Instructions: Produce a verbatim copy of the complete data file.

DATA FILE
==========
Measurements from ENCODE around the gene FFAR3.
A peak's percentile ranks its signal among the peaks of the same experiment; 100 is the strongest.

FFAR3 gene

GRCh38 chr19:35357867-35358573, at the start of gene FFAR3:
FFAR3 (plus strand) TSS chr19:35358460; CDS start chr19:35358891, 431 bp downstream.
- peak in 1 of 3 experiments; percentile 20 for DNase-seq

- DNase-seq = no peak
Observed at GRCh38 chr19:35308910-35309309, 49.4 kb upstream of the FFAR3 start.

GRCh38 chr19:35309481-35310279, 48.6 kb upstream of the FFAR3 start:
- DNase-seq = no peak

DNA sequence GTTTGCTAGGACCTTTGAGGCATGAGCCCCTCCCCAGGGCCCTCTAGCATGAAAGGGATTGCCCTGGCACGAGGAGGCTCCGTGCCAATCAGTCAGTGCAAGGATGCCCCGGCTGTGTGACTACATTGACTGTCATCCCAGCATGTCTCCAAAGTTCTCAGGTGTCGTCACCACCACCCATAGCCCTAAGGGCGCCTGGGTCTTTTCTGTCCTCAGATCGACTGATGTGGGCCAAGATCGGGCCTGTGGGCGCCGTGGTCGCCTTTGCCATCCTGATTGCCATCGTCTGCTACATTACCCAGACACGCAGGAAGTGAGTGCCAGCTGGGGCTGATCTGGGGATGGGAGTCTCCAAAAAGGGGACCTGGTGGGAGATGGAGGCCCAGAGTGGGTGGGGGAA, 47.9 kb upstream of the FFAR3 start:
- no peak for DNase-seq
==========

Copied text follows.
Measurements from ENCODE around the gene FFAR3.
A peak's percentile ranks its signal among the peaks of the same experiment; 100 is the strongest.

FFAR3 gene

GRCh38 chr19:35357867-35358573, at the start of gene FFAR3:
FFAR3 (plus strand) TSS chr19:35358460; CDS start chr19:35358891, 431 bp downstream.
- peak in 1 of 3 experiments; percentile 20 for DNase-seq

- DNase-seq = no peak
Observed at GRCh38 chr19:35308910-35309309, 49.4 kb upstream of the FFAR3 start.

GRCh38 chr19:35309481-35310279, 48.6 kb upstream of the FFAR3 start:
- DNase-seq = no peak

DNA sequence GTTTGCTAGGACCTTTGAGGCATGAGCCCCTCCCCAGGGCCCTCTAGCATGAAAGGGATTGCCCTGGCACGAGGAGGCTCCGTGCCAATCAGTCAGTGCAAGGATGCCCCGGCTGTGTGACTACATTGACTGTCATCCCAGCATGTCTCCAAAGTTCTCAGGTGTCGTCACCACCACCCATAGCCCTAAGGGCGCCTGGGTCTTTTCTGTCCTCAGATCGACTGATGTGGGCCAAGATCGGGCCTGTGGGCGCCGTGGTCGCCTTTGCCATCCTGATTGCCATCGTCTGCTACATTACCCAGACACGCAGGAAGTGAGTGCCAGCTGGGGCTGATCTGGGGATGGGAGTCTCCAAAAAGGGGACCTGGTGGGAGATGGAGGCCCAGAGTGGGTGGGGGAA, 47.9 kb upstream of the FFAR3 start:
- no peak for DNase-seq